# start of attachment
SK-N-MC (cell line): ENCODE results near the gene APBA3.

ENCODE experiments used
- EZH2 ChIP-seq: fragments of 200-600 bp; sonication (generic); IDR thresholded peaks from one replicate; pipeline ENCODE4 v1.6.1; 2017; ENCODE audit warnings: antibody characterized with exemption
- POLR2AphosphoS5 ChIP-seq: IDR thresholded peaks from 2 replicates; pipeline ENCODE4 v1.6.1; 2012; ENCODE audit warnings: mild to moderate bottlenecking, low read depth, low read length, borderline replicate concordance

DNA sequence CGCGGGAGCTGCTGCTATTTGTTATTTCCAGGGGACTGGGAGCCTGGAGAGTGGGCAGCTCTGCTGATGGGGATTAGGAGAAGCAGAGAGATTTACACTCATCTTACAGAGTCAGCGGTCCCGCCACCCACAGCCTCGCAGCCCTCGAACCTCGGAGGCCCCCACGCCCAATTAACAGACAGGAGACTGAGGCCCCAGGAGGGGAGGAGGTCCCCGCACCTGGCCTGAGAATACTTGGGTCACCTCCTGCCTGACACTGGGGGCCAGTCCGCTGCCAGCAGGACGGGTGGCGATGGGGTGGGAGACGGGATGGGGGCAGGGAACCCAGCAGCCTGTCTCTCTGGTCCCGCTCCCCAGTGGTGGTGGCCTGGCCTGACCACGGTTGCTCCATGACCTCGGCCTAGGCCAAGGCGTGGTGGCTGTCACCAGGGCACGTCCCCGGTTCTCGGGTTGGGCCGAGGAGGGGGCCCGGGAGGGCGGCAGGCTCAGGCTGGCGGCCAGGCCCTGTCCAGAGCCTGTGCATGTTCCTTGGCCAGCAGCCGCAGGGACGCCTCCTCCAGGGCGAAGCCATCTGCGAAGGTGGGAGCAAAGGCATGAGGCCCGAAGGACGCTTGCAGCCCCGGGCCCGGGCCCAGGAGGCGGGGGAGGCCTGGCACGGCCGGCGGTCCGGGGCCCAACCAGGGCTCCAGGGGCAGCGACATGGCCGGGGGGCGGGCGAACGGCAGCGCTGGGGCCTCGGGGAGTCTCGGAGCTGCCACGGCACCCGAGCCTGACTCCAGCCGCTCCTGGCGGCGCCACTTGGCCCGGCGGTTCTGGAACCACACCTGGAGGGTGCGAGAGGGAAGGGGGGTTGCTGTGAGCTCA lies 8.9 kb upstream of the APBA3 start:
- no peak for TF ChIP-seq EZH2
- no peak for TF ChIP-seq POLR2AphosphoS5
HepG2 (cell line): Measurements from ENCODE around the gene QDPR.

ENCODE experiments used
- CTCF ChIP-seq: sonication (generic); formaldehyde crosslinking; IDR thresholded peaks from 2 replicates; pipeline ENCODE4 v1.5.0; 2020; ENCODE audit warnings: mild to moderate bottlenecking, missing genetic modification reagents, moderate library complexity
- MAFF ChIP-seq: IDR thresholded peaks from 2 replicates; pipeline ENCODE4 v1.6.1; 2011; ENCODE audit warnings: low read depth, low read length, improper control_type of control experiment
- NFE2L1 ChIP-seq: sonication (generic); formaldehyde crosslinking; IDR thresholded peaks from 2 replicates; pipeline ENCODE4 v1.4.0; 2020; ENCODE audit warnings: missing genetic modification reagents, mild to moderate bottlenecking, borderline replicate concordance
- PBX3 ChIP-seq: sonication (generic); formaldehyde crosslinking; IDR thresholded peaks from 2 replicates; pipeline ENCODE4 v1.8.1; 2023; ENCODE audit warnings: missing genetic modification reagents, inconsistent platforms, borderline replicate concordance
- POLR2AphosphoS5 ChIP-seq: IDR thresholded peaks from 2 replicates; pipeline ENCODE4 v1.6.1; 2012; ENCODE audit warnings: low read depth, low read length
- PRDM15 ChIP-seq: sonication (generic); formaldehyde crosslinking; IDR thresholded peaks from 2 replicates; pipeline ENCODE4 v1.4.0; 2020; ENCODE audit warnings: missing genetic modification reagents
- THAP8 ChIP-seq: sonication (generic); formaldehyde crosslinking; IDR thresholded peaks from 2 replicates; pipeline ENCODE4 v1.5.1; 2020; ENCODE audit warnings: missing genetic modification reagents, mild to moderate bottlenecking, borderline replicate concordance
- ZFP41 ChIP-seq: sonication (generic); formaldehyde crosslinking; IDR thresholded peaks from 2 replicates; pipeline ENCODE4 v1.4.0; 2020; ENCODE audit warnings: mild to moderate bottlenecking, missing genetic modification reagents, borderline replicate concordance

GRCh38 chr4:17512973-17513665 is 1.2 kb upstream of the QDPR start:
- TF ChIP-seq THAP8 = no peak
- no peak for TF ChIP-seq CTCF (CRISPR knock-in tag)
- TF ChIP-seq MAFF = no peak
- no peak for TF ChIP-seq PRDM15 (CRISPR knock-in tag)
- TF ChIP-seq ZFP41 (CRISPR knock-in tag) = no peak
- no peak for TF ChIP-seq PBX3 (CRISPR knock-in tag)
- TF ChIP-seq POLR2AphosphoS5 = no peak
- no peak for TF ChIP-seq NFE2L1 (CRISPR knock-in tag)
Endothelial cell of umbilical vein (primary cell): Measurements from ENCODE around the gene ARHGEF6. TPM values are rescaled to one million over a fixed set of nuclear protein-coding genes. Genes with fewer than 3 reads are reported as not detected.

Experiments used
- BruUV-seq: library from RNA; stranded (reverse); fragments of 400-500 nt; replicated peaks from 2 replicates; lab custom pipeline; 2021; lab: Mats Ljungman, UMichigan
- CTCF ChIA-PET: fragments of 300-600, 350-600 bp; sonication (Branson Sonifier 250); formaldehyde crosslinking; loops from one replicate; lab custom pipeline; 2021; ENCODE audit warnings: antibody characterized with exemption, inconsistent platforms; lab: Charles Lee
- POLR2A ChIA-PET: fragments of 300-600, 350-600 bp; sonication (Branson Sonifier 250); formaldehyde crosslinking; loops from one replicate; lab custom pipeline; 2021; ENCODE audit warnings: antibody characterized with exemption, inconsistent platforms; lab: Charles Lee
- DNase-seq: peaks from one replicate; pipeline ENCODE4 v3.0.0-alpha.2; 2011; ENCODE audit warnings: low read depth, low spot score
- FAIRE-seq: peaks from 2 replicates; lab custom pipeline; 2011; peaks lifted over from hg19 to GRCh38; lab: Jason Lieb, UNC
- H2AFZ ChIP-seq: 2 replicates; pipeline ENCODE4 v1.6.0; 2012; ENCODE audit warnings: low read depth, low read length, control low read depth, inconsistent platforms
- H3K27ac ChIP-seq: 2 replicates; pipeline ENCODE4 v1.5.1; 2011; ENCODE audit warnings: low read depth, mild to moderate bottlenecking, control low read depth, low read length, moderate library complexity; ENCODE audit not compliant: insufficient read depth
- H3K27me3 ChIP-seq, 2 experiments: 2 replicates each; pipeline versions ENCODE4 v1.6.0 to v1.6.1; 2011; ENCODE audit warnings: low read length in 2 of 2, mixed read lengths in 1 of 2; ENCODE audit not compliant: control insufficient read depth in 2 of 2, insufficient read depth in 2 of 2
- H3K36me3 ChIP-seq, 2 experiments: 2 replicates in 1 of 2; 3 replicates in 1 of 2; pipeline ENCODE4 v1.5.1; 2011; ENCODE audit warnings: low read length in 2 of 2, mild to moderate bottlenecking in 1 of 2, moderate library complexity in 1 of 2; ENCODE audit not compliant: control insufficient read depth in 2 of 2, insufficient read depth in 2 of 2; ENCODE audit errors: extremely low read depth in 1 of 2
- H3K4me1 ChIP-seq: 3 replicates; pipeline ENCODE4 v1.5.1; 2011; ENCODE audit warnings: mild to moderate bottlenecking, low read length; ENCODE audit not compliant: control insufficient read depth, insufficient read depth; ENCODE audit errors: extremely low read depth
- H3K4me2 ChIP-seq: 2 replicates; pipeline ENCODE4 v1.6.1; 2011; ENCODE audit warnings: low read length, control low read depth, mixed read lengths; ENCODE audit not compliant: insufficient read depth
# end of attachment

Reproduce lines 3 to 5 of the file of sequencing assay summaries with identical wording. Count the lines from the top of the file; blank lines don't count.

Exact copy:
- EZH2 ChIP-seq: fragments of 200-600 bp; sonication (generic); IDR thresholded peaks from one replicate; pipeline ENCODE4 v1.6.1; 2017; ENCODE audit warnings: antibody characterized with exemption
- POLR2AphosphoS5 ChIP-seq: IDR thresholded peaks from 2 replicates; pipeline ENCODE4 v1.6.1; 2012; ENCODE audit warnings: mild to moderate bottlenecking, low read depth, low read length, borderline replicate concordance

DNA sequence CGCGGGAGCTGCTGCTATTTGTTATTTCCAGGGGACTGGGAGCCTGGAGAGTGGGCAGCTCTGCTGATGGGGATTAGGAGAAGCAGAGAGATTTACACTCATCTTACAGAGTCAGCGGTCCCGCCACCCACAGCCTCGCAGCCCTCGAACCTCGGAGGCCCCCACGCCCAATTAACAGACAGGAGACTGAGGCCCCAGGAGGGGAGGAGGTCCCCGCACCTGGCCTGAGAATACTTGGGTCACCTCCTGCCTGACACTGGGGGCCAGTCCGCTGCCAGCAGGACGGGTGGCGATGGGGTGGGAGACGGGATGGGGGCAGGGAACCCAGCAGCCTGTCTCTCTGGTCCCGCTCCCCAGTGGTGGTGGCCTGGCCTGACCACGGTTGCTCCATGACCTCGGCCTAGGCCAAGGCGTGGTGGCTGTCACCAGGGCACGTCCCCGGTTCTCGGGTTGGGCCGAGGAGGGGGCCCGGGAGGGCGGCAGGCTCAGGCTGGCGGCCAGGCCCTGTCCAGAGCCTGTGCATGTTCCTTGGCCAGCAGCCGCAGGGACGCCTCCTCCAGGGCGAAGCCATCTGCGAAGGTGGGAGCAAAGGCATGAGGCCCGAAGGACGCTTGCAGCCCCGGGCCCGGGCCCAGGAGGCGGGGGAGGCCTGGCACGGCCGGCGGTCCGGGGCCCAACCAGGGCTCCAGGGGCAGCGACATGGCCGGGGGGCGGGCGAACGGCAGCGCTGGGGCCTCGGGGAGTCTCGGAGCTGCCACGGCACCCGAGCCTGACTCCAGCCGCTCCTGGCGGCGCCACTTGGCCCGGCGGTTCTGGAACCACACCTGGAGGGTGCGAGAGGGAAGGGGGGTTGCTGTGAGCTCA lies 8.9 kb upstream of the APBA3 start: